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Opinion: The Highlander who won our hearts, and will never be forgotten!

Together with Liberal Democrat family and wider world of politics and beyond, my brothers and sisters and I within the Ethnic Minority Liberal Democrats (EMLD) am deeply saddened by the untimely death of Charles Kennedy, and wish to send our heartfelt condolences to his family and many friends.

His brave stance on Iraq has rightly been the subject of much eulogising, and for many members of the EMLD this was the motivation to join our Party in the first place.

It may not have been planned but the impact of Iraq has had a profound effect on Black, Asian and minority ethnic politics in Britain.

Labour lost a hefty proportion of support, especially from Muslim communities, mostly to the Lib Dems, and Labour’s assumed hegemony over the BAME vote was irreparably damaged.

Charles almost certainly did not consider these consequences when opting to do what was simply for him, the right thing to do, and oppose the war in Iraq, but pretty soon afterwards saw that courting diverse Britain was a key part of his plan to make the Party the conscience of, and rooted firmly in the centre left of politics.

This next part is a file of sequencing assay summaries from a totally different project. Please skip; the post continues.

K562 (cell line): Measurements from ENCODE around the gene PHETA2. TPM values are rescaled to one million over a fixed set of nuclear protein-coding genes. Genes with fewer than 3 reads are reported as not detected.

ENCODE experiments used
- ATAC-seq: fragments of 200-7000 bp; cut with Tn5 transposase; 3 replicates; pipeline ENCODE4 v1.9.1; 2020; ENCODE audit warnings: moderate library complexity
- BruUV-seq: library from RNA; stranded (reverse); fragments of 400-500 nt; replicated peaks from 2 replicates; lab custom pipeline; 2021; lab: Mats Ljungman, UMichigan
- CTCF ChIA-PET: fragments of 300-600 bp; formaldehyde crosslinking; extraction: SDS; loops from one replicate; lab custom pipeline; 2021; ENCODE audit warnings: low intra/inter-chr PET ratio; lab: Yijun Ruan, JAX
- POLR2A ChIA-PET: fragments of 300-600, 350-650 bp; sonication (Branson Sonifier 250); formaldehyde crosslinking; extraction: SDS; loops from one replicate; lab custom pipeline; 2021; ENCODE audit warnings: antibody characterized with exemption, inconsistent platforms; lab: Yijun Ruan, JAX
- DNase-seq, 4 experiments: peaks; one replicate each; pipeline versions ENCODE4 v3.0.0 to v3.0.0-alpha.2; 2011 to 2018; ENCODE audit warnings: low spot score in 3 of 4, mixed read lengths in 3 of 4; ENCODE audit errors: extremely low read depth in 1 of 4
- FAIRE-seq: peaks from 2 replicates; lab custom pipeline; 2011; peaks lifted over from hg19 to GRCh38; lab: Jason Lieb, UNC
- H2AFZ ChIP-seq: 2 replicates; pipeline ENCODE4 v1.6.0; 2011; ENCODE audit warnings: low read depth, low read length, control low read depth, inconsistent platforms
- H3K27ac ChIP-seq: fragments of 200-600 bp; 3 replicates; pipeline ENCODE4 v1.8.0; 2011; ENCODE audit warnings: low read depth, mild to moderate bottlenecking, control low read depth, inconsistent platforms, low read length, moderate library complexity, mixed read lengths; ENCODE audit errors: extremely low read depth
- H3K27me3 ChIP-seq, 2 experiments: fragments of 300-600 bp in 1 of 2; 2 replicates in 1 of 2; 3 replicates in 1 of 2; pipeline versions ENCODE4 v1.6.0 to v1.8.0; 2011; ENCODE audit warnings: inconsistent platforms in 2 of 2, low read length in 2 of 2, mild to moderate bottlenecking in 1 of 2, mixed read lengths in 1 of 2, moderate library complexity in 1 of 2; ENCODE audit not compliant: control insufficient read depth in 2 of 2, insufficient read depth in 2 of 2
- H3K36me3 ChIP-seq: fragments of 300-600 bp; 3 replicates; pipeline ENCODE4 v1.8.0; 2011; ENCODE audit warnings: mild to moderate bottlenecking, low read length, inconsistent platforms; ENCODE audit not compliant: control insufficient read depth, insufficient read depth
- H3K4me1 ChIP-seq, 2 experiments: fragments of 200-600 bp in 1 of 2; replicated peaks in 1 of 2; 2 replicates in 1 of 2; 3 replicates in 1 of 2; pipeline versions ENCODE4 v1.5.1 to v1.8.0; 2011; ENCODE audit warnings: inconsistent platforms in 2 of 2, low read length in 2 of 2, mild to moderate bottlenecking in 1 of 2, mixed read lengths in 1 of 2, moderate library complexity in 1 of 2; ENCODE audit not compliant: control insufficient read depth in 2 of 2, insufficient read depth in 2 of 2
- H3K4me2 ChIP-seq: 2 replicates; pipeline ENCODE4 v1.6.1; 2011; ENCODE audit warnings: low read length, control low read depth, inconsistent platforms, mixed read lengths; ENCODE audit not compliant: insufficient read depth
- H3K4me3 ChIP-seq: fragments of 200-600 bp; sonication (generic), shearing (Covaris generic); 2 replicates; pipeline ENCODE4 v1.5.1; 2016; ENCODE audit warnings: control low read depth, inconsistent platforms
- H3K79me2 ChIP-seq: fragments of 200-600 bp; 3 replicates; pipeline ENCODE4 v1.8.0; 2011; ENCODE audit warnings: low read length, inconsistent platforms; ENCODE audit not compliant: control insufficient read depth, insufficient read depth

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Lord Navnit Dholakia writes..Lib Dem BAME manifesto takes pro-active approach to valuing different cultures, combating racism and reducing inequality

My core belief that we all have a right to be treated fairly without reference to colour, race, nationality or ethnicity is one of the reasons I have remained committed to the Liberal Party and the Liberal Democrats for over fifty years. The party’s fundamental rejection of prejudice and discrimination is just as important now as it was when I joined the Brighton Young Liberals in the 1950s.

Britain has a proud record in race and community relations, but at a time when we see the rise of the divisive politics of parties like UKIP, it has never been more important for the Liberal Democrats to stand up for equality and diversity.